tree roots Langstrath

The Long View has been made possible thanks to a number of organisations whose funding, enthusiasm, expertise and practical support is an integral part of this project. We are very grateful for this and excited about being able to work alongside a number of people who know a lot about trees, and the land around them. We are also delighted to have been awarded a grant from the Arts Council England.

The Lake District National Park Authority will be helping us delve into stories of culture, geology and history as we go. They are coordinating our public walking events, and will be linking The Long View with the Lake District campaign for World Heritage Site Status (#lakedistrictbid).

Friends of the Lake District will be sharing tree knowledge with us and exploring the details of the land’s natural and human history, with a particular focus on the Little Asby Hawthorn. Their public engagement events include opportunities to help with tree planting (and you can help mend walls within sight of the hawthorn).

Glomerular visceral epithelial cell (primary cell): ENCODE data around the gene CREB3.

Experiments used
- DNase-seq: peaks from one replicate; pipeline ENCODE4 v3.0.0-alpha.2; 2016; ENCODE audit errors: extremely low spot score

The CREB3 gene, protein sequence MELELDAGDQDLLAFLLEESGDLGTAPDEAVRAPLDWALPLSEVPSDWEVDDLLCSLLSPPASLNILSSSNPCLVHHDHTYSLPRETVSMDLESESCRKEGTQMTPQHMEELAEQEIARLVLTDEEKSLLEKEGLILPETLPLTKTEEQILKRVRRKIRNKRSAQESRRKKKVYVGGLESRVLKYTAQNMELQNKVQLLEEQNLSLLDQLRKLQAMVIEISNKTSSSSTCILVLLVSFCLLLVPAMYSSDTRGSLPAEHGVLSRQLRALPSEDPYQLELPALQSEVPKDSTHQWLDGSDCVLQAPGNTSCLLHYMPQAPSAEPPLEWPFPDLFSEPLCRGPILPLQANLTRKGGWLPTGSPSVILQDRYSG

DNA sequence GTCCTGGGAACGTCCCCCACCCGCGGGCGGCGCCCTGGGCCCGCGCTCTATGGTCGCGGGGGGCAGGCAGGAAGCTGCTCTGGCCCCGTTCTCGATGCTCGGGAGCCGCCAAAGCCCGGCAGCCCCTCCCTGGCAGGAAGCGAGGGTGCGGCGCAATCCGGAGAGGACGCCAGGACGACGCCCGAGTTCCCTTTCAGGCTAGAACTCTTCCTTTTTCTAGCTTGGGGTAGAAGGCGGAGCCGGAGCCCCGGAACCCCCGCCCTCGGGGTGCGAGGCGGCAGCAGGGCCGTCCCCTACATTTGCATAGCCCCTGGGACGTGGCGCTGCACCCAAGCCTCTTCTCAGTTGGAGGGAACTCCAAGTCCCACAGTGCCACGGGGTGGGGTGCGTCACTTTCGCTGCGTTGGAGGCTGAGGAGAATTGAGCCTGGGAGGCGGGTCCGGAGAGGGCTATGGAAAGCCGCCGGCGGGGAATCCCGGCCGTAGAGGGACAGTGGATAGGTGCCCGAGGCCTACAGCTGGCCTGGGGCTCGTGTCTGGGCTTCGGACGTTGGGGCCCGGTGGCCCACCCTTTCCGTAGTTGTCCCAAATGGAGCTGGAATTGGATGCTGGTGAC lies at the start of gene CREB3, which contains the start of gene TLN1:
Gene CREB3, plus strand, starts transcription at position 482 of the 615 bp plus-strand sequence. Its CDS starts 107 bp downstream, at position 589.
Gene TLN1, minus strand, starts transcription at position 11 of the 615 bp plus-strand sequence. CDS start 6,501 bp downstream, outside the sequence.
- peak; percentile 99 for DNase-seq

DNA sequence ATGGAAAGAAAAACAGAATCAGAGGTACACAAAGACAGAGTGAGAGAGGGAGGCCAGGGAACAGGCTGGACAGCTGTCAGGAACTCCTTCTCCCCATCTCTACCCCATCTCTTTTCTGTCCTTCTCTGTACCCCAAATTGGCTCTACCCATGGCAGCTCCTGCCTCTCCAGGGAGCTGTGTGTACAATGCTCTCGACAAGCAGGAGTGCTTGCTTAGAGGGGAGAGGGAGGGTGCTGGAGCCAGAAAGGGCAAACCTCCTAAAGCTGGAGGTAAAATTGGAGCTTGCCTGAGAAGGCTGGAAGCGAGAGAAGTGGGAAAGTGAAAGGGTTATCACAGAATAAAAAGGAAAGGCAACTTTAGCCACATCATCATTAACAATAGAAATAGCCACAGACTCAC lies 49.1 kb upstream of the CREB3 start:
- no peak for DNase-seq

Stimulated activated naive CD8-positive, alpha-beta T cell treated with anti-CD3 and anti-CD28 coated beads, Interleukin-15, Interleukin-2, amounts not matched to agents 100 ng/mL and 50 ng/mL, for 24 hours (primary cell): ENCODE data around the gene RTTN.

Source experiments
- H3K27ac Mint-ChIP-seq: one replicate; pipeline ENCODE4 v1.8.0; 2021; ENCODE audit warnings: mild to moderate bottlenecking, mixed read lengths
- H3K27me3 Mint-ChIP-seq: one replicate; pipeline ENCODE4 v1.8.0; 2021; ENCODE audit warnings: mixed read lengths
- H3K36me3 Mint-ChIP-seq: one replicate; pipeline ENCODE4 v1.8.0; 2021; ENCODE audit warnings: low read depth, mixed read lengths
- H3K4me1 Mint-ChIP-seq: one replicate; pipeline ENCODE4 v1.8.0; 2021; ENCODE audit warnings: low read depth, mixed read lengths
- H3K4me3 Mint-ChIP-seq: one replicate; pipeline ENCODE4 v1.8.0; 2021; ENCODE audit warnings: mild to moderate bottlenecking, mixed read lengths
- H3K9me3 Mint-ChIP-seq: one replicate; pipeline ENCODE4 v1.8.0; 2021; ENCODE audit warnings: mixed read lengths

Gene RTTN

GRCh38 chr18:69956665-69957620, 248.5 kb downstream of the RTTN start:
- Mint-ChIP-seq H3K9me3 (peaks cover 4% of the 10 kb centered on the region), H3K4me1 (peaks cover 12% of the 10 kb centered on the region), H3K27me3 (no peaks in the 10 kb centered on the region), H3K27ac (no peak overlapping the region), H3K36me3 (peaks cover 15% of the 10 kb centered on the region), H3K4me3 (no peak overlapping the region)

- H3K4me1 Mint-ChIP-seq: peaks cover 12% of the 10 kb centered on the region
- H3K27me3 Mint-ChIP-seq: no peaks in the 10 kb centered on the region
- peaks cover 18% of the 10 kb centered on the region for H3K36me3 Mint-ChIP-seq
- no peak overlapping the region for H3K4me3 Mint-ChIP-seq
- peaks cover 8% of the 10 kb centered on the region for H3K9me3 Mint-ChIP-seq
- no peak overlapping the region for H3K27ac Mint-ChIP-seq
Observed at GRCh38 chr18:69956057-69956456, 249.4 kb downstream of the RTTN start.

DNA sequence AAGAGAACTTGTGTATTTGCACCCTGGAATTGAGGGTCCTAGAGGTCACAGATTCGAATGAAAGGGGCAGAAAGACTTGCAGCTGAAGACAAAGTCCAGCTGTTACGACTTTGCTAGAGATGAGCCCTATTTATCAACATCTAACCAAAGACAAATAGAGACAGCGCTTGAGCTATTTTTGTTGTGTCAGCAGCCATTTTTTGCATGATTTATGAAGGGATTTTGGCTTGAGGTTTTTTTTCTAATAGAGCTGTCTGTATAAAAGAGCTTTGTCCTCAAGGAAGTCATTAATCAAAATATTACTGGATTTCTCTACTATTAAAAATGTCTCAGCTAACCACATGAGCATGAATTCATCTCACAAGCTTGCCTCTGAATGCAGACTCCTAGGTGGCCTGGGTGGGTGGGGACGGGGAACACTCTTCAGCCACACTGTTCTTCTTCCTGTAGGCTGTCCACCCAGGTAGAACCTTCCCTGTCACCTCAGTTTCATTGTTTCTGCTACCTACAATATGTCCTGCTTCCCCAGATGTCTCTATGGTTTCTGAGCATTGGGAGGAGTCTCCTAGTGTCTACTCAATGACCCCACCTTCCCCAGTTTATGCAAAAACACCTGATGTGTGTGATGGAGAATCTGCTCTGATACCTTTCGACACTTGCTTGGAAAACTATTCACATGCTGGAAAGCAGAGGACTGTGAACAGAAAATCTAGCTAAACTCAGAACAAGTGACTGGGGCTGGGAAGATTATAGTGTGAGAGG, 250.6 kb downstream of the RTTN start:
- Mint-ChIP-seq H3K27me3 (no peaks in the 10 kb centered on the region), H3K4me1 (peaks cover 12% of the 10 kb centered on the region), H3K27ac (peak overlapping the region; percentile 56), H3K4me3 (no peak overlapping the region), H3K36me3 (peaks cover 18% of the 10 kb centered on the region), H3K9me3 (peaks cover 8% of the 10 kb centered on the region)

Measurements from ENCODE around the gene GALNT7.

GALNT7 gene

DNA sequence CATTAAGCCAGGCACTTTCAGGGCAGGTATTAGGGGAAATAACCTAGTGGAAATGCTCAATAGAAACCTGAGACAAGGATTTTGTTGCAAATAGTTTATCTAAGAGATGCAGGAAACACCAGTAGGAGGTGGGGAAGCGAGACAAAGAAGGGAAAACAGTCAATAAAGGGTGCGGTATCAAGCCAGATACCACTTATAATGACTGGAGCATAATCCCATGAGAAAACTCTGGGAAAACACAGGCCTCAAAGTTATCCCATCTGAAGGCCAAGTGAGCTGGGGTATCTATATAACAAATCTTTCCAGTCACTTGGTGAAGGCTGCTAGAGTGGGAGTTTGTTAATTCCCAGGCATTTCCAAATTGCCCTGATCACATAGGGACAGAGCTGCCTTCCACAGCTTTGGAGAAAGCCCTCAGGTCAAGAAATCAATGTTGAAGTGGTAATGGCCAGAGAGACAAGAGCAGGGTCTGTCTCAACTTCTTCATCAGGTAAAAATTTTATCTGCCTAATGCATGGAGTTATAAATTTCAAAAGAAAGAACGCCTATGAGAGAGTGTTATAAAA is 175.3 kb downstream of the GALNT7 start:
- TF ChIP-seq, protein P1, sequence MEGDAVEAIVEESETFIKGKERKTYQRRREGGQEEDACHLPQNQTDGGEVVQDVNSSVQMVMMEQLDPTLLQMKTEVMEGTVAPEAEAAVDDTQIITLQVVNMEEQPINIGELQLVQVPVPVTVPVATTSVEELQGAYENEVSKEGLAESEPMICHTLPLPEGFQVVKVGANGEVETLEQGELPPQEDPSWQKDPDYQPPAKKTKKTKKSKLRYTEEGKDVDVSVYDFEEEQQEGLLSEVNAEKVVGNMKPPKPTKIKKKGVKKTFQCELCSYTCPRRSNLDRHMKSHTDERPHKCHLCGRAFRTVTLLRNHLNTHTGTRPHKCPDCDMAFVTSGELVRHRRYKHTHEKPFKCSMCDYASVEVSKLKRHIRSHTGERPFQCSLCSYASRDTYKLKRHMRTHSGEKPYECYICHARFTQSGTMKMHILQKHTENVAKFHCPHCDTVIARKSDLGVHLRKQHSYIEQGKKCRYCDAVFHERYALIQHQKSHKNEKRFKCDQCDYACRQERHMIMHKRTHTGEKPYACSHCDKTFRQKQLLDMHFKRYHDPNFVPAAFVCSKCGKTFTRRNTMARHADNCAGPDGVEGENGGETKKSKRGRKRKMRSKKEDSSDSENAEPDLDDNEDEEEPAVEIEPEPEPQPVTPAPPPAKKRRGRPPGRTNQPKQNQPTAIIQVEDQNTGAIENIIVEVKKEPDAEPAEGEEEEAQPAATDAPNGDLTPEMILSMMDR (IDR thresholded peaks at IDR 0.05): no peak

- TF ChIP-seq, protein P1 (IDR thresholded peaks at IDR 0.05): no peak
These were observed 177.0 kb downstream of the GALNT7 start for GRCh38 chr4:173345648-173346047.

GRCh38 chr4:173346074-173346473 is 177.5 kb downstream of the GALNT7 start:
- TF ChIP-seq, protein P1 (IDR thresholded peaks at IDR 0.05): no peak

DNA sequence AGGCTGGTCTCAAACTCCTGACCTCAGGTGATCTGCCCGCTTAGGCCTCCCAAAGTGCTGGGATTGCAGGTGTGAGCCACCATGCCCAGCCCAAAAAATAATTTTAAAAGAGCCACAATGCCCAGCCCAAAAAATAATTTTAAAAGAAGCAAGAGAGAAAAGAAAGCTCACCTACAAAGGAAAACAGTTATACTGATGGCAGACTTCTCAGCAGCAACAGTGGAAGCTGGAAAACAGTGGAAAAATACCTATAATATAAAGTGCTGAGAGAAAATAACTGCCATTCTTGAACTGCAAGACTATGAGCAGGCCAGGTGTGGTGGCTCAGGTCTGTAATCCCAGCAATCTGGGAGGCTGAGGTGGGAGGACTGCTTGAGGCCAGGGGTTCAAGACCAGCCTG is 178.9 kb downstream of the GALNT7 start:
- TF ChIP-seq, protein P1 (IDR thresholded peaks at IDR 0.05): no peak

The National Trust will be helping us learn more about trees, opening their arboreal survey archives for us. Several of the lake District trees are on National Trust land.

The Woodland Trust is of course all about trees. 2016 is an important year for them as they work towards the development of a new Charter for Trees, Woods and People. We will be one of their ‘Charter Champions’.

Forestry Commission England are developing an exciting programme of public art and we’re delighted to be launching our exhibition with them in the galleries at Grizedale Forest in late summer 2017. They’ll also be helping us grow trees.

HighWire at Lancaster University are devoting technological expertise to develop sensory systems to collect data from the trees, and together we’ll be devising surprising ways to share this.

The Field Studies Council Centre in Blencathra are the hub for the city insitutions that are twinned with the trees – allowing us to bring people from the cities to the trees, and take the trees (metaphorically) to the cities.

We are also enormously grateful to the farmers who are welcoming us to come time and time again onto the land where they work, and are sharing their stories with us. Other people who are helping us along the way include Home of Millican, with inspirational conversations and practical bags, including the bespoke ‘Fraser’ rucksack, and Kate Gliman Brundrett who has drawn the wonderful illustrations of the seven trees and the Lake District map for us. We are both ambassadors for Bramwell International and our feet wouldn’t be dry without their brilliant Meindl boots.

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